Group Therapeutic Enlightenment – Curtis Eggleston

        Cap was still jawing us, filching my cooler´s food, lobbing it into his, accusing a bucket of stenchy bait by the rods he’d geared for me and Laze at setoff. I got under one of Laze’s arms and legged it across the plank between Cap’s boat and the steep grass riverbank. At toe touch to land Cap rescinded his bridge and forded upriver goodbye.
        Ninety-nine wooden steps had been staked into the soil from current’s edge up to a roundoff hilltop summit. Laze and I got there one step at a time, to a stripped-bark, rubbed fruit-peel red sign that read Nazaré. 
        Mothering her shade, an infinity tree, with branches´ skywide wingspans exempt from senescence, offered Laze and me her trunk on which to sigh, its circumference like the wind´s, we accepted, reclined in still-hot-but-beats-sun, nature rest with no one beat dream, leaves´ gossiped tips assured us sleep was okay, rustled speak outdated sin and all decrees of language, prewritten as the fated light imbibed by her athirst anastomosis, ancient soft bark healed, and roots ensured firmness, flexed like arrows compassed grasping soil from lost crumble, roll, splash and dissolution into currents. I steadied Laze against her trunk and thought to go exploring but hunger and post-drunkenness implored me to wait a sec and a sec after that I was stuck heavy beside him. Laze was starting to feel his headache and wincing around looking over the provincial river realizing the boat was gone. I thought he´d start crying but he just kinda whimpered and then regained himself and said he wanted home. 
        “I thought you wanted to come to a shithole.”
        “Yeah, well, now I’m in paradise and I’m paying for it.”
        Everything did seem to be having its tradeoffs. My head was throbbing and Laze’s I imagined was worse though sometimes I wondered about the subjectivity of pain and nerve responses, like, if my slightest pain would be the worst ever felt by my neighbor because that would have made me really tough and excused my own whining if there’d ever been an example of it but I looked at Laze’s little natural spring of rosy forehead-trickling and thought that though I’d had a couple more beers than him and didn’t know for sure our individual tolerances that he probably was still hurting pretty bad. The tree trunk was a perfect rest and the sun was setting and en-garde-ing its reflection over the darkening river’s surface. Every bird, regardless what species, was a slitted silhouette, contrasts to sunset’s atomic bombness, taking their time in their shadowy drifts across the sky like the opposites of shooting stars in terms of speed and color, black and slow and traceless but allowing for memorization of their own chosen movements, intentional and telling us we didn’t need to make a wish, that what we yearned for, it was right there in front of us.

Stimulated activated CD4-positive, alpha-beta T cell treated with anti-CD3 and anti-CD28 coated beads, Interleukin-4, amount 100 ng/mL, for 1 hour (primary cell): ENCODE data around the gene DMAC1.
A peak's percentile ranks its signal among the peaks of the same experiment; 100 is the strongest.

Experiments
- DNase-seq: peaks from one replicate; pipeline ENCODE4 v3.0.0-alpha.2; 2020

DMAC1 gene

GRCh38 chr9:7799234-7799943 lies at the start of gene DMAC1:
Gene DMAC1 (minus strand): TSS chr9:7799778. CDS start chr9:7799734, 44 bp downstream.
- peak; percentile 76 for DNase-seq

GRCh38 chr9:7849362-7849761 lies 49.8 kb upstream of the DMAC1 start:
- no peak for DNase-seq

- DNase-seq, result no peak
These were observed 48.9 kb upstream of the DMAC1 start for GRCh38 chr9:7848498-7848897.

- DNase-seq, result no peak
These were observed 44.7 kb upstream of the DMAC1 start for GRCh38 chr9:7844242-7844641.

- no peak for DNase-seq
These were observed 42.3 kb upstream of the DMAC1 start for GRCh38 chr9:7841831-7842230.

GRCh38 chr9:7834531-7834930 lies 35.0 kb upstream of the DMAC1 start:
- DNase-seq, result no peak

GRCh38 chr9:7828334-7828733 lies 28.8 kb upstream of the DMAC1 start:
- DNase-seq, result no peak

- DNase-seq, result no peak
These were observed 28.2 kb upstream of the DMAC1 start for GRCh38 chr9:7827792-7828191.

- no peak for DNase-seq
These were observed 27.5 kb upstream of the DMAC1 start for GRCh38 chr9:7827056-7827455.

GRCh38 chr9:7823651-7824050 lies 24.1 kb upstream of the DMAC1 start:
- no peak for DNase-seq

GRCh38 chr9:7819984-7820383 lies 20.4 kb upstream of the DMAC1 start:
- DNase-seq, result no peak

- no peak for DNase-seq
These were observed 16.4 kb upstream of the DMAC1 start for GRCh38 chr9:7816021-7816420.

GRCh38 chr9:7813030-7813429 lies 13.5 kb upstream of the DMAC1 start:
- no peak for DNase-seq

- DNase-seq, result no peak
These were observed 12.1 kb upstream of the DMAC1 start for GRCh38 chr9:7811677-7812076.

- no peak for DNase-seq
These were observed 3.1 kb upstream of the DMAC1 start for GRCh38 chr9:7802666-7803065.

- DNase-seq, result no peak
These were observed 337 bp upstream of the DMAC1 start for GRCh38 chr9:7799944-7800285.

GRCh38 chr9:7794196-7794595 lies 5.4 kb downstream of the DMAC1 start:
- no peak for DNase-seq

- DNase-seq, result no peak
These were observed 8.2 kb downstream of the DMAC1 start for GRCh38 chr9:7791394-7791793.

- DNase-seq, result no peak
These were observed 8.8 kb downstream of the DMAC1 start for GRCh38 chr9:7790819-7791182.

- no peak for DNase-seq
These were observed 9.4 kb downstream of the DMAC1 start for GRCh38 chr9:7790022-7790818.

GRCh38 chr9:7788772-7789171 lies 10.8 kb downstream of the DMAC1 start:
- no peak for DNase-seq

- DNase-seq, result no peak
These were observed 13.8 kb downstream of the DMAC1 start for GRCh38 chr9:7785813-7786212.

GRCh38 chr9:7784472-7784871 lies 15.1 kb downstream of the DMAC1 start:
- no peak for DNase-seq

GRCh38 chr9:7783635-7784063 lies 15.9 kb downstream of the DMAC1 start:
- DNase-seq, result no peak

I was hungry though and Laze was still bleeding even after pressuring his head all this time so I heaved him up again and we brothered past that sign along a trodden path between younger trees and ol’ cretaceous Mother back there. A group of children some naked and others loin-clothed came crashing out of a bush to our left right in front of us. They had already seen us and they half-screamed and half-laughed and all ran off but for one boy who took a few reluctant sprint-steps before turning back and staring at us curiously with capacious brown eyes and a finger on his lip like he was ready to paint our portrait and then he ran off after the others, looking back. 
        We followed their lead. With Laze’s arm around my neck I could feel his pulse, and that we had entered a new place, where slowly was the pace to be demanded. We breathed up-trail between alleys of a thousand shades of green until a wall of trees revealed like heavy doors, we creaked into a history un-ours, and came upon the tribe.